Yesterday, President Barack Obama signed into law the Jumpstart Our Business Startups Act (JOBS), a measure that includes U.S. Sen. Michael Bennet's "crowdfunding" amendment, easing securities regulations in a variety of ways with the goal of aiding small businesses. Many of us have been pushing for easing the requirements needed for startups to raise initial seed money from the public.
In the past several years, the term “CrowdFunding” has been kicked around. The website Kickstarter is jumped out as the clearer in the space creating a marketplace for startups and users to barter startup capital for products or other incentives, other than equity.
It’s always amazed me that anyone could go to Las Vegas and invest $1,000 on the craps table, yet if that same person wanted to invest $1,000 in a startup, they needed to be an accredited investor, meaning you must make $200,000k a year (for the past 3 years) or have a liquid net worth of $1 million or more. The JOBS Act removes this barrier.
Now for the first time in the United States the average Joe Investor (non-accredited) can make investments based on their income or net worth. Companies will be able to raise up to $1 million in a 365 day period. There are some requirements we know about already, they include:
- Companies must provide CPA reviewed tax returns or audited financials based on the amount they raise, here is the breakdown:
- Less than $100K: You are required to provide your income tax returns and have your financial statements certified by your CEO.
- $100K to $499K: Your financial statements will need to be reviewed by a public accountant.
- $500K to $1 Million: You will need to provide the investors with audited financials.
- Companies must have a defined communication plan to communicate with its investors. Since investors can’t look up a stock symbol to get their news, another plan must be developed.
- No single investor invests more than a specified amount in the offering, namely:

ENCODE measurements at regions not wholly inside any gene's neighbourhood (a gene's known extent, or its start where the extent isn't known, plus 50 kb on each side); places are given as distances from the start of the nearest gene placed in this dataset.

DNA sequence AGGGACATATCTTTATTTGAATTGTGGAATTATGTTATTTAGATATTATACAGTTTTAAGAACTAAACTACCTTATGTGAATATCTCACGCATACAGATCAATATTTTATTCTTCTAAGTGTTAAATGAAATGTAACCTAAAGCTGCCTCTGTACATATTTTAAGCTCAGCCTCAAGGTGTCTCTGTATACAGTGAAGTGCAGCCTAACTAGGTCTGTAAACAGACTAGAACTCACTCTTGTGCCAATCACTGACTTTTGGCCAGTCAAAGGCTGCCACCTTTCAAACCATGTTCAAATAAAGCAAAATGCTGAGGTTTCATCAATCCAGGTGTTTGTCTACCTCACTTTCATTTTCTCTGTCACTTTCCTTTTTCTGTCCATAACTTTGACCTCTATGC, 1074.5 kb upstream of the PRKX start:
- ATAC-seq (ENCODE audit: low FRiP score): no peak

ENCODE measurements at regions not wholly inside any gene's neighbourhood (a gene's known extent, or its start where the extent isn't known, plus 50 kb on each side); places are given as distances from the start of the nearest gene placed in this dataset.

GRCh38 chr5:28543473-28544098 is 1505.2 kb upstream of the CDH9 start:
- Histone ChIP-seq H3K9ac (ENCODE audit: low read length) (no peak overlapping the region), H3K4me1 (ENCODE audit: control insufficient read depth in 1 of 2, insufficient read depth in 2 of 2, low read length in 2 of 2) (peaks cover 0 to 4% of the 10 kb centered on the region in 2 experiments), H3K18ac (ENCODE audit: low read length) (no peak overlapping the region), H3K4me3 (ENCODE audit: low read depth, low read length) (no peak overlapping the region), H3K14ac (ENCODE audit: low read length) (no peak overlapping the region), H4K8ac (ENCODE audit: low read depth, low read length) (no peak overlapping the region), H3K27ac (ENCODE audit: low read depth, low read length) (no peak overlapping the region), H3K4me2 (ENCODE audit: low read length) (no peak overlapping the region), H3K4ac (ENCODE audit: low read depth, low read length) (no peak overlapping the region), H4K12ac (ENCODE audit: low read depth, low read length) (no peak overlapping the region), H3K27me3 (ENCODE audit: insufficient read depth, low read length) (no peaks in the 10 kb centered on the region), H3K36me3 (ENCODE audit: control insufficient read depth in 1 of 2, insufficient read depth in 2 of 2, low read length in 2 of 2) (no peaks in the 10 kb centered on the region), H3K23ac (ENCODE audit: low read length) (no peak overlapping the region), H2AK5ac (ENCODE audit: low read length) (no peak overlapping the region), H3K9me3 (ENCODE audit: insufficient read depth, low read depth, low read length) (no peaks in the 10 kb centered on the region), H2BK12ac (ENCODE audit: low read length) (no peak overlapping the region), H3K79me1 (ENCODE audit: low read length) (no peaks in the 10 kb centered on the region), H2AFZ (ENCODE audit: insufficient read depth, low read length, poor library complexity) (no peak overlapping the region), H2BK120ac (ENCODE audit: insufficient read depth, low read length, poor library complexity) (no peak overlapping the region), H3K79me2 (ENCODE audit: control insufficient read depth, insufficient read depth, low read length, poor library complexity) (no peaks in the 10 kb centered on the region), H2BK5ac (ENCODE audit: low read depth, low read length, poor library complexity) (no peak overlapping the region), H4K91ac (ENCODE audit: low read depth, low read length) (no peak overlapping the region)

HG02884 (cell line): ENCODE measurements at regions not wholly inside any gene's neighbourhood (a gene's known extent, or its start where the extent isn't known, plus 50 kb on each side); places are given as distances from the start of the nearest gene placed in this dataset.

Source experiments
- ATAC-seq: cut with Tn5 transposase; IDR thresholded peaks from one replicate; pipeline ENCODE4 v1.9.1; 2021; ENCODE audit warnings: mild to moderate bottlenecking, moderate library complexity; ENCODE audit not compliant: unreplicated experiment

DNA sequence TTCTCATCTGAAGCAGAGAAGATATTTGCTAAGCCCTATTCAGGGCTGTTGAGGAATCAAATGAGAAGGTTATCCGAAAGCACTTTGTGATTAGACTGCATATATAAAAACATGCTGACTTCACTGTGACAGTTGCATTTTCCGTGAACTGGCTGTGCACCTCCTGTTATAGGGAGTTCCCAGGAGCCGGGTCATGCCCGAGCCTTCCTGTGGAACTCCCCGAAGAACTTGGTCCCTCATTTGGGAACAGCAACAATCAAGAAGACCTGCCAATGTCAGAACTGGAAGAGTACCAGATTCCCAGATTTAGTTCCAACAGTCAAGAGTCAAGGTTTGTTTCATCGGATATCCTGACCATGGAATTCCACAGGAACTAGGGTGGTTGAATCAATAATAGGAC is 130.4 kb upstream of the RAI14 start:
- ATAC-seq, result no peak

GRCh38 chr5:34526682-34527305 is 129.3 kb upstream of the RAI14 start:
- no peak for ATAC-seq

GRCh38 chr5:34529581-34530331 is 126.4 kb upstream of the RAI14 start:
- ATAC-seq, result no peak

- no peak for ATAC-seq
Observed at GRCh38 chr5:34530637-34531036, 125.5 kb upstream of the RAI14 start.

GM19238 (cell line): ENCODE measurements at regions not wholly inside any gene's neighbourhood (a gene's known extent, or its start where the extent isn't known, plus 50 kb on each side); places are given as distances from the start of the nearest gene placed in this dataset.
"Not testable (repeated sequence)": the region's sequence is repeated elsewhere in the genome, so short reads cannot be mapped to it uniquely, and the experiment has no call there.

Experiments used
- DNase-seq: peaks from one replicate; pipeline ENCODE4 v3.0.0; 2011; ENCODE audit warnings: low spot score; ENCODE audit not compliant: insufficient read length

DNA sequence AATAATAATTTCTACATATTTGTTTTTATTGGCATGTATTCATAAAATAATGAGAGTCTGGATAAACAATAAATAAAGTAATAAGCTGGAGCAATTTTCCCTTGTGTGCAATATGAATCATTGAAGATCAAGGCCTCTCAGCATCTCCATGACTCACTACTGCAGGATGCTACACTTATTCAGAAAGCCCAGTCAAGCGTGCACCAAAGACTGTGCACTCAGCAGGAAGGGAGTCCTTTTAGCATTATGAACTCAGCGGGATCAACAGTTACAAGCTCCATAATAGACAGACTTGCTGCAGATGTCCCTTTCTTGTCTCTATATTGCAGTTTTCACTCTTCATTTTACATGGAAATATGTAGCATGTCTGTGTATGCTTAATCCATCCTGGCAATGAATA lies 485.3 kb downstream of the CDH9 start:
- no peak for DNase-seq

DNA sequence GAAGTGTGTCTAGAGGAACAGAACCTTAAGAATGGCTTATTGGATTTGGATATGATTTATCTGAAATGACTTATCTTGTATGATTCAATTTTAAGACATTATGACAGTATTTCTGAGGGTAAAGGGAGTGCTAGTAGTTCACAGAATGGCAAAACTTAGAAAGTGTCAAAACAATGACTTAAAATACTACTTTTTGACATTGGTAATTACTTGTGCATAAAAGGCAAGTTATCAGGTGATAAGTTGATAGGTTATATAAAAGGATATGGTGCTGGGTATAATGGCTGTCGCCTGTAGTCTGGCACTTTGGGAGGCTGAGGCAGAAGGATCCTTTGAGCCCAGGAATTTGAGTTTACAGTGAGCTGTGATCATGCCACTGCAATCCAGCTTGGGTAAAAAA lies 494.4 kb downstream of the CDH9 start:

- The greater of $2,000 or 5% of the annual income or net worth of the investor, as applicable, if the investor has annual income or net worth of less than $100,000; or
- 10% of the annual income or net worth of the investor, as applicable, if either the annual income or net worth of the investor is equal to more than $100,000, capped at a max of $100,000 invested.
- The websites offering CrowdFunding services must register with the SEC as a Registered Broker or “Funding Portal”.
There are a lot of additional conditions, including background checks on the issuer. For a complete list, check out CrowdSourcing.Org
The skeptics of the equity CrowdFunding bill are concerned with entrepreneurs dealing with hundreds of inexperienced investors funding startups. This is true with anything new. People will need to learn the pit falls of investing in a non-liquid asset. It will be interesting to see if markets will be started to trade these assets. Who knows what the future will bear?
It will also be interesting to see what happens in the current investor models. We’ve already seen Angel investors and Angel funds lead in SEED and Series A funding, pushing the VCs to later stage companies. Will companies that use CrowdFunding sites for their seed capital have problems in later rounds of funding from institutional or accredited investors?
The next step is for the SEC to craft guidelines and rules for the law that CrowdFunding portals, investors and entrepreneurs can work with. The SEC has 270 days ( nine months), to make final changes to the regulation. So nothing will happen until next year.